The heroic narrative
The heroic narrative has become particularly significant through the rhetoric of Bob Geldof; it conjures up the image of the father taking on a hazardous battle against the odds in order to be able to play a part in his children’s lives. Of course this image may accurately reflect the experience of some fathers who do face an uphill struggle and who have been unfairly excluded. But it is also a narrative that embraces the compulsive and manipulative father who refuses to give up his attempts to control the life of his former wife and children. The heroic narrative is therefore not spoken only by heroes.
Philip: I kept asking through my solicitors for more time and tried to get her to see
that I could not, that it was too upsetting for me and for the boy, but she would not move at all and in the end I kept going back to court and in the end I was deemed to be a vexatious litigant and they hit me with a section 91.14 which is a really draconian order; basically it means that you cannot make any more orders without the leave of a judge. And that has stayed in place until 2004. Every year I go to court asking to progress my case and he does not, and he knows what I think of him and he knows that I know his days are numbered. The man is a dinosaur.
Philip had taken his case to the Court of Appeal, had challenged the Court Welfare Officer and spent much of his time agitating against CAFCASS and family court judges. His experiences are validated by groups like Families Need Fathers, which publish such accounts in their newsletters and document similar examples of (apparent) injustice, providing a supportive context for this kind of anger. What is more, we also know that these accounts are given increasing credence in the media, which in turn provide a validation of experiences of injustice. It is clear that these ‘heroic’ fathers identify with a new political script and that this is empowering for them.
In this chapter, I have drawn together ideas about how moral claims to fatherhood are being framed into a new recognisable narrative. Claims to justice and rights are utilised to reposition (disadvantaged) fathers in relation to (over-privileged) mothers. Claims based on the welfare of the child are now routine, while claims based on care are a newer element. These draw both on assertions about fathers’ love for their children and on the wider policy context in which it is held that fathers are necessary to their children’s well-being and that all responsible parents should parent jointly. As Wallbank has argued, mothers who appear to resist these arguments are now castigated.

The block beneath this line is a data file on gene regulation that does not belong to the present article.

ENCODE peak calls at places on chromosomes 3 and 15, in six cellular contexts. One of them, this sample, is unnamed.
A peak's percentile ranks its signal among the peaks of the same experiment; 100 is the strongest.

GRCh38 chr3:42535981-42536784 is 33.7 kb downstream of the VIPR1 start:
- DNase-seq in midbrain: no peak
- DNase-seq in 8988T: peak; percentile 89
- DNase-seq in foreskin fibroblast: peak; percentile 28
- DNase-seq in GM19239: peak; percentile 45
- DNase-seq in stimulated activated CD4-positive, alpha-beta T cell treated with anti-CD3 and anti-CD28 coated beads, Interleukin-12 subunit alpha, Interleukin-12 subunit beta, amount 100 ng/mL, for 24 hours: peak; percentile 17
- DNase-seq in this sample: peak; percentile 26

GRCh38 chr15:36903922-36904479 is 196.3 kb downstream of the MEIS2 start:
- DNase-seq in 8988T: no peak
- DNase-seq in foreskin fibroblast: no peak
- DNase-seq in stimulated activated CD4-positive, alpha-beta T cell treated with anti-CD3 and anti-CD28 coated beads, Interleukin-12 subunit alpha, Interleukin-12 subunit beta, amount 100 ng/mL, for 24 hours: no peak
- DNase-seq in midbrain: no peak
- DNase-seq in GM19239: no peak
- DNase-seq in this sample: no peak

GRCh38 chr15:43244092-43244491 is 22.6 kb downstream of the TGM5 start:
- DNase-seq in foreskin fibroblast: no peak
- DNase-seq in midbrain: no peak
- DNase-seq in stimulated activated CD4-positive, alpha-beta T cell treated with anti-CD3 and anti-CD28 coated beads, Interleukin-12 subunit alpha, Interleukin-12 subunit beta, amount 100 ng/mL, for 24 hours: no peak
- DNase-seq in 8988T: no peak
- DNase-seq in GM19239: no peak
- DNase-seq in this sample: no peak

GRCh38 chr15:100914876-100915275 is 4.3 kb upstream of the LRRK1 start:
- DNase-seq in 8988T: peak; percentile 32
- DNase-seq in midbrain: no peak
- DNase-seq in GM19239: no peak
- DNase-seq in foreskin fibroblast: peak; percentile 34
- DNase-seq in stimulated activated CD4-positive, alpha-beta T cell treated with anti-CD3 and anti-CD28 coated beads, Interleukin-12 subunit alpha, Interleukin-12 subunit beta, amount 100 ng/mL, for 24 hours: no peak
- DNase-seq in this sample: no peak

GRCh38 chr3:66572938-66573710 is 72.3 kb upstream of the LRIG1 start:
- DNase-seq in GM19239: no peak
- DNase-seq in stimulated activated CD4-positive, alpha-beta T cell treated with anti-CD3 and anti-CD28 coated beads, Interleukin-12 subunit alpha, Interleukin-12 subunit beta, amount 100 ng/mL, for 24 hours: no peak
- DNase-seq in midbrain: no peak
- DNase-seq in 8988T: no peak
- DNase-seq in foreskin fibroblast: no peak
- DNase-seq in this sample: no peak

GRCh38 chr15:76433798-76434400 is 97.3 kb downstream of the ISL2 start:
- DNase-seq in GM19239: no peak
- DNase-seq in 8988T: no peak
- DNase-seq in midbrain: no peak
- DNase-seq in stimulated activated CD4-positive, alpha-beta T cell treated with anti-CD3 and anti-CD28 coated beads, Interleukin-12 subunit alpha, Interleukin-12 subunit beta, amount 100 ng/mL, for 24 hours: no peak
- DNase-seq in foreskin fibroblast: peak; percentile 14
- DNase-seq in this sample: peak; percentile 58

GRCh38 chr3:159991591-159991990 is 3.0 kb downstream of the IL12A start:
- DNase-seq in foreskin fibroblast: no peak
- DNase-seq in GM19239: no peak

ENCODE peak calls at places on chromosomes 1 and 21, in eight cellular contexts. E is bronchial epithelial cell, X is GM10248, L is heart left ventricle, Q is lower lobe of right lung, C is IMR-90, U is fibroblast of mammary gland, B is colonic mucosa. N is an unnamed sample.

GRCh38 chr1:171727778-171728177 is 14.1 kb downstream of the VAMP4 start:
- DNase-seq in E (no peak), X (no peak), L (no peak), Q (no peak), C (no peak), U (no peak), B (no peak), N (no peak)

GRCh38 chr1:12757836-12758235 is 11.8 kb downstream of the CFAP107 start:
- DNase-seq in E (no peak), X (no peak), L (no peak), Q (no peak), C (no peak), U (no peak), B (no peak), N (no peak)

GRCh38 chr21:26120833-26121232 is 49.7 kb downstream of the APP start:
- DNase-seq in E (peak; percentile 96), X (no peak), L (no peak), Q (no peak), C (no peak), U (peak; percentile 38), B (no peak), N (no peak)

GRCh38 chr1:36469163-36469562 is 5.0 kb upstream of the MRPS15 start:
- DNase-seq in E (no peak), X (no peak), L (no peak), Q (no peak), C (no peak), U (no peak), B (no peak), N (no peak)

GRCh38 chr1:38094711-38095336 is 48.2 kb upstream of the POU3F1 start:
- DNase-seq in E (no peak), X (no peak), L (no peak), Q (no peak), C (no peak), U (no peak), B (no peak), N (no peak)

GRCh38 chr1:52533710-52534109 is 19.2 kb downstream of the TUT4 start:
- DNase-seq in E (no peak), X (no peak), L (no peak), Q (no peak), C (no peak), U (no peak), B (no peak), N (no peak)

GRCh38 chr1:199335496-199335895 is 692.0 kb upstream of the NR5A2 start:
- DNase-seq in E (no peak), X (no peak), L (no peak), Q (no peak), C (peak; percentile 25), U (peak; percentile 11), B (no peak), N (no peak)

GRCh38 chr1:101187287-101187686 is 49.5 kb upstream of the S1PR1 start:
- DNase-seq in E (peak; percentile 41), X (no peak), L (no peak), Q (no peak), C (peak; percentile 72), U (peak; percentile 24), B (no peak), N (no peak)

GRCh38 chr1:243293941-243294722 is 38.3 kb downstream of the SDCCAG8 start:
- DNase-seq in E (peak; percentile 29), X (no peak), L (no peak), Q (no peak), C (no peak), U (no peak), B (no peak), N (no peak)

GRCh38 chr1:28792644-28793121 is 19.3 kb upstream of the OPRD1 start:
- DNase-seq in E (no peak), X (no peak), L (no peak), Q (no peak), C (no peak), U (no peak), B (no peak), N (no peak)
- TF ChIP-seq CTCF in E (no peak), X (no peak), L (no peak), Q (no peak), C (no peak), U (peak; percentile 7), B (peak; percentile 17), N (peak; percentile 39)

At this point, however, it becomes necessary to recognise the limits of this analysis. It is possible to carry out an analysis of emergent narratives and the ways in which different ‘elements’ such as care or rights are put together to create a new vision of fatherhood. It is also possible to see how debates around specific issues like residence and contact are shifting in line with these evolving narratives. We can also see how some of these narratives become discursive – by this I mean they may become part of how fathers re-envision and reconceive themselves. Hence, we should not really be surprised that more and more fathers may position themselves and understand themselves in these new terms. But the problem arises when, in tracing these developments, one’s analysis fails to do justice to the experiences that fathers may be trying to articulate because some of the claims made by the fathers’ movement and some individual fathers are so problematic (for children and for mothers). It is also a problem if it is assumed that the new claims that are emerging (especially claims to care) are treated as if they are cynical or politically motivated strategies designed solely to defeat motherhood.